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You might find some insights to the physics of the tea-pot dribbling phenomena by reading the recently published article (and all of the articles cited therein):

I'm a little teapot — 
Dribble no more: Physics can help combat that pesky “teapot effect”
Dutch scientists devised a model to predict flow rate when dribbling will occur.

Jennifer Ouellette - 5/17/2019, 5:45 AM
https://arstechnica.com/science/2019/05/dribble-no-more-physics-can-help-combat-that-pesky-teapot-effect/ 


LT
 

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7 hours ago, Magnolia Mud Research said:


You might find some insights to the physics of the tea-pot dribbling phenomena by reading the recently published article (and all of the articles cited therein):

I'm a little teapot — 
Dribble no more: Physics can help combat that pesky “teapot effect”
Dutch scientists devised a model to predict flow rate when dribbling will occur.

Jennifer Ouellette - 5/17/2019, 5:45 AM
https://arstechnica.com/science/2019/05/dribble-no-more-physics-can-help-combat-that-pesky-teapot-effect/ 


LT
 

Funny you should mention this article, I just read it recently and it prompted me to post this query.

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4 minutes ago, Johnmicheal said:

Funny you should mention this article, I just read it recently and it prompted me to post this query.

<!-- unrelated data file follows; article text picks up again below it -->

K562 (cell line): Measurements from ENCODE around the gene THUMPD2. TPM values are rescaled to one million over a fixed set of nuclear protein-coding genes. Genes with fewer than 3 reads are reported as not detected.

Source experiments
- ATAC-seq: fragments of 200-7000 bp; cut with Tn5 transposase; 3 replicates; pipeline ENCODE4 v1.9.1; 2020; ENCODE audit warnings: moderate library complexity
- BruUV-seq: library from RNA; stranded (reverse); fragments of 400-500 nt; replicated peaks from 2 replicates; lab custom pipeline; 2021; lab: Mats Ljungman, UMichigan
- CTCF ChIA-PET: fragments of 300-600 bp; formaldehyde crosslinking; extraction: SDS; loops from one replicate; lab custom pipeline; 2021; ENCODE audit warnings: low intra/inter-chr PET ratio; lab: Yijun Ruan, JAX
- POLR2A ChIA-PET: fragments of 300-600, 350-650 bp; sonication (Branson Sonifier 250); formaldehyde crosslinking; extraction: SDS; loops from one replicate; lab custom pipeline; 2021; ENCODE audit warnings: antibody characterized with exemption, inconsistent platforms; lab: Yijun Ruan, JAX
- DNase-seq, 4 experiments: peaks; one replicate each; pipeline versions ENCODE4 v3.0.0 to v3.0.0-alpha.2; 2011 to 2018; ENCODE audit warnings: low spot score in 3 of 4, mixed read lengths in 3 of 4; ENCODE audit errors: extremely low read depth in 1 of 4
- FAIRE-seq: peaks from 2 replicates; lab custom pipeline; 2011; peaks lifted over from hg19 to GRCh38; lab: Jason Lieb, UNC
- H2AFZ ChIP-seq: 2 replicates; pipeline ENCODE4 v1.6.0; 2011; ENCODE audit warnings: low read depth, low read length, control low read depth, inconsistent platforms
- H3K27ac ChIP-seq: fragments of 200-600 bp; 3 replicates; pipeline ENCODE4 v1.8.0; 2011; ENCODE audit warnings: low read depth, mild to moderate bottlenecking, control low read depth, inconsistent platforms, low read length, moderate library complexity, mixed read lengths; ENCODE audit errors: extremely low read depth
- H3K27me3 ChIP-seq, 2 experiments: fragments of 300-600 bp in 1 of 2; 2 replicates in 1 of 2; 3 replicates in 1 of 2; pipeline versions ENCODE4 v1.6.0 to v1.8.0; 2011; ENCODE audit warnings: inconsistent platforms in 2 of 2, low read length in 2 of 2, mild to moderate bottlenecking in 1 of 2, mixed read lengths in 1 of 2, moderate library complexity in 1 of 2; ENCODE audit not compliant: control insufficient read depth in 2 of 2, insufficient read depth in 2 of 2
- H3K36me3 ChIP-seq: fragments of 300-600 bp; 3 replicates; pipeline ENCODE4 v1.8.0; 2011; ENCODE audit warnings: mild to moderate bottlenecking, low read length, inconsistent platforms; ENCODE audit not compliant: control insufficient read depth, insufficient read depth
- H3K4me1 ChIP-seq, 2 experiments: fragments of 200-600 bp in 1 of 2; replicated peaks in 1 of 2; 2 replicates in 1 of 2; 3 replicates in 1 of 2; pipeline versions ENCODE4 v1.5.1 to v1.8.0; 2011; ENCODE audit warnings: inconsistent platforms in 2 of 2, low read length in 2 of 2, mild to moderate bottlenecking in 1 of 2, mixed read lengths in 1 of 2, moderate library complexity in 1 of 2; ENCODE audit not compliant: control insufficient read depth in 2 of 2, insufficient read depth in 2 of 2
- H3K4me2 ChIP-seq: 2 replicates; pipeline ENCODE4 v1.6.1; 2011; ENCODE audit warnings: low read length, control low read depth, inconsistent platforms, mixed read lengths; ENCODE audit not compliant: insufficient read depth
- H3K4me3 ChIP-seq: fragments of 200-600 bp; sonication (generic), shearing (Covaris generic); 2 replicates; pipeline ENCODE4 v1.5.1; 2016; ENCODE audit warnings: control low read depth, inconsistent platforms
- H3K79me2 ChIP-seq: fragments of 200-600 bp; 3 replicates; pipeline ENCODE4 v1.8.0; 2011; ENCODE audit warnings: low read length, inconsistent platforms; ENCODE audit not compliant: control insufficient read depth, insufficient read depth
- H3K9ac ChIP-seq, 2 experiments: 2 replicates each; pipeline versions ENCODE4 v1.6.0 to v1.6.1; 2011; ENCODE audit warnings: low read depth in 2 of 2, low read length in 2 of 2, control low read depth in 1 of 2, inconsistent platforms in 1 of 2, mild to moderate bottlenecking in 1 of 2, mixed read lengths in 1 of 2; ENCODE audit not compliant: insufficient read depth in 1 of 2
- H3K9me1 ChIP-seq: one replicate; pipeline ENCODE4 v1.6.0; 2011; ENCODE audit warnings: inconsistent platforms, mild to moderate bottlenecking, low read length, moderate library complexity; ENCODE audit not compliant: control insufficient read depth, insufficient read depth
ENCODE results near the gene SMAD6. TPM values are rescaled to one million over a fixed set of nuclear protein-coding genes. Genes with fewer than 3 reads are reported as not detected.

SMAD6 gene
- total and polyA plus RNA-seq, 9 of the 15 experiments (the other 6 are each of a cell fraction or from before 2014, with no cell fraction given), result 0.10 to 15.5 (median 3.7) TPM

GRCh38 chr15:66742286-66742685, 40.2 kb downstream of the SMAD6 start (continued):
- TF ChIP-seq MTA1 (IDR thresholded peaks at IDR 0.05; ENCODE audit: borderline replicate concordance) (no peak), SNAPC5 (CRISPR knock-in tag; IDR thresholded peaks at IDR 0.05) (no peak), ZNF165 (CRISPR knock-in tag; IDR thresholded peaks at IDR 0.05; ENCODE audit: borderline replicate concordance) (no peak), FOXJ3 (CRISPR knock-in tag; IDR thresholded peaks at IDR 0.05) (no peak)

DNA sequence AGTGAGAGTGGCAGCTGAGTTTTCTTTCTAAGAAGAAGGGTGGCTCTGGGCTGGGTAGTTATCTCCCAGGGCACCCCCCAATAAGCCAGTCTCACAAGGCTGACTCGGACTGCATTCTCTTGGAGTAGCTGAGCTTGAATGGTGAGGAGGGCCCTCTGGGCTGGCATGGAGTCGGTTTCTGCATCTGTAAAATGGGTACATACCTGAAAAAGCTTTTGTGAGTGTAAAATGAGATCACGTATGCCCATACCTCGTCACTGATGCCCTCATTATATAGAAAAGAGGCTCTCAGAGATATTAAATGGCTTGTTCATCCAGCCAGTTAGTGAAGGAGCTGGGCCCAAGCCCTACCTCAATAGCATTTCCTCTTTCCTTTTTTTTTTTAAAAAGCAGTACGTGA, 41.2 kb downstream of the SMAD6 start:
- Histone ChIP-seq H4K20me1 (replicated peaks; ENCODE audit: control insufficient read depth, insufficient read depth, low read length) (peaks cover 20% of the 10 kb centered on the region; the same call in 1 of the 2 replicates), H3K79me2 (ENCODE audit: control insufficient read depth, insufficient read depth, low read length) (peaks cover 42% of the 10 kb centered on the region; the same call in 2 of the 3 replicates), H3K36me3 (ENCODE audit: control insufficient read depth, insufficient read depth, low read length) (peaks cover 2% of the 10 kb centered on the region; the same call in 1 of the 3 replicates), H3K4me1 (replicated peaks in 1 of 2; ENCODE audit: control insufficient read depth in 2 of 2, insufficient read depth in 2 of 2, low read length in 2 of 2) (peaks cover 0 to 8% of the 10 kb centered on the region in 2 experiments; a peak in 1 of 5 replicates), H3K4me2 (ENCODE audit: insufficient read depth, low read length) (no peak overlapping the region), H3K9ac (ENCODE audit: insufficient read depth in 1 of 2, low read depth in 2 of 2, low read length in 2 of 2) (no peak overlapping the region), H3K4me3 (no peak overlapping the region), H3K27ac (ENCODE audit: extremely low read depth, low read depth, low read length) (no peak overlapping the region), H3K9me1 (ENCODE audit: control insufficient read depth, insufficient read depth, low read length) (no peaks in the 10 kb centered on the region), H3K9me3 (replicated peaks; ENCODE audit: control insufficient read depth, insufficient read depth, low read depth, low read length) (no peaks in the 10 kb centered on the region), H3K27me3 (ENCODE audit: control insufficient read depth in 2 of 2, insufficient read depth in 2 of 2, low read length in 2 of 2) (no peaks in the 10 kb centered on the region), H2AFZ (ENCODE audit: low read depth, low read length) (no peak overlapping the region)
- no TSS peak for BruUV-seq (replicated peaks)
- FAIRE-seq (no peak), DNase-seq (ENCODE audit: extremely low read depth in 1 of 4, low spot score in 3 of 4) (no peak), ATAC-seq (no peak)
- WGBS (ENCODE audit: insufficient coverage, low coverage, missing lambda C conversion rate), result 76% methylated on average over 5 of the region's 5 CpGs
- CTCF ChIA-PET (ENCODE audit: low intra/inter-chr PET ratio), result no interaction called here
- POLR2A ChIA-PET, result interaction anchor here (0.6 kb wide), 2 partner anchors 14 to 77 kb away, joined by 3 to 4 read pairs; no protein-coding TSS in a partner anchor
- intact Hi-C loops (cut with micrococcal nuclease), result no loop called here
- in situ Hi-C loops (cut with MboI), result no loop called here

Teapots definitely more involved. Suggested viewing for some more insight and general  pleasure: smarter everyday - laminar flow.  (You tube)

free education and super high speed camera. Sometimes seeing is great for analysis.

Edited by Bill Kielb

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Try thinning that lip out, you want a sharp edge there to cut the flow so it doesn't dribble. On the next one try giving it a throat, see how on Neil's pitcher there is room for a swell of liquid on the approach to the lip. It could also be wider at the throat on the next one. You could make a practice pitcher, make the same shape cylinder then instead of putting a handle on it pull 4 spouts going around the edge then see which design pours the best.

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The 'sharp edge' needs to be at the edge where the liquid separates from the spout.  The photographs show the edge to be rounded.  The shape and thickness otherwise appears to be OK.  

Bill mentioned in an earlier post that he "files" the lip at the bisque stage.  It might be useful to bisque one of the pitchers and use it as a  prototype by pouring water from the pitcher and filing the edge away, and pouring, etc. until you find the right amount of "sharpness" of the edge.   I once made a deep bowl with a big bunch of spouts around the rim, each different in sharpness and thickness.  Then after it was fired I could pour from each of them and begin to get some real data on what works and what does not work.  


LT

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11 minutes ago, Magnolia Mud Research said:


The 'sharp edge' needs to be at the edge where the liquid separates from the spout.  The photographs show the edge to be rounded.  The shape and thickness otherwise appears to be OK.